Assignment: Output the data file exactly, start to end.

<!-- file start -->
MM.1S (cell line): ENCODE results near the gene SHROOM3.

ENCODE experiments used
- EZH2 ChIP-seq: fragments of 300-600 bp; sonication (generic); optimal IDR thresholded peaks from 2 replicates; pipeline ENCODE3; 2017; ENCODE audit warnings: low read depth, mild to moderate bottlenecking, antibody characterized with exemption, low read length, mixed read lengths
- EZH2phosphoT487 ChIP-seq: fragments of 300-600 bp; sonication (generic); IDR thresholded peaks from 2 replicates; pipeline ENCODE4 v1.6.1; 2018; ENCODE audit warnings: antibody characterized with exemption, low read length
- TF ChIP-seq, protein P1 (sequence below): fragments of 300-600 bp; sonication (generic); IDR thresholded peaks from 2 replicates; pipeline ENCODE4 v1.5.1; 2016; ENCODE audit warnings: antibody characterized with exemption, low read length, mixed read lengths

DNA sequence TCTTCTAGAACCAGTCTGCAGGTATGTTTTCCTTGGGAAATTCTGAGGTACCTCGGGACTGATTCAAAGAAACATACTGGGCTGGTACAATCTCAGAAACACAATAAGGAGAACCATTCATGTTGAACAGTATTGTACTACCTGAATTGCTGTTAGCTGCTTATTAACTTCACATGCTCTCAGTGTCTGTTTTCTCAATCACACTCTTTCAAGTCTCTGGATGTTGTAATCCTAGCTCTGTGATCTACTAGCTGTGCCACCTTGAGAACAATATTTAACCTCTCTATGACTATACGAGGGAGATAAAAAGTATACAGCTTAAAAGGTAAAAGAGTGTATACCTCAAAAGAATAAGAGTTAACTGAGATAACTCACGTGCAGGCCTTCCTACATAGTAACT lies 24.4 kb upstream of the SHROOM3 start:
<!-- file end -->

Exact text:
MM.1S (cell line): ENCODE results near the gene SHROOM3.

ENCODE experiments used
- EZH2 ChIP-seq: fragments of 300-600 bp; sonication (generic); optimal IDR thresholded peaks from 2 replicates; pipeline ENCODE3; 2017; ENCODE audit warnings: low read depth, mild to moderate bottlenecking, antibody characterized with exemption, low read length, mixed read lengths
- EZH2phosphoT487 ChIP-seq: fragments of 300-600 bp; sonication (generic); IDR thresholded peaks from 2 replicates; pipeline ENCODE4 v1.6.1; 2018; ENCODE audit warnings: antibody characterized with exemption, low read length
- TF ChIP-seq, protein P1 (sequence below): fragments of 300-600 bp; sonication (generic); IDR thresholded peaks from 2 replicates; pipeline ENCODE4 v1.5.1; 2016; ENCODE audit warnings: antibody characterized with exemption, low read length, mixed read lengths

DNA sequence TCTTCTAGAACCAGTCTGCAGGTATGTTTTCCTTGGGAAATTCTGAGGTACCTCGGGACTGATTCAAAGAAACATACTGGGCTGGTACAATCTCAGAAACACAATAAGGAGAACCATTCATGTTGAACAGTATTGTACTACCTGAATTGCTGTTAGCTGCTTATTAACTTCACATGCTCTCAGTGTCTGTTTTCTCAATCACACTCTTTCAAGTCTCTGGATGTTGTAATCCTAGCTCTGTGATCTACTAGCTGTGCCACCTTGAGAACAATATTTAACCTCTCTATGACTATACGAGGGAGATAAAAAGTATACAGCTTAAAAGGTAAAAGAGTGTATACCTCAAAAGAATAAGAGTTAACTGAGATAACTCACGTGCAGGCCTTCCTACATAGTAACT lies 24.4 kb upstream of the SHROOM3 start: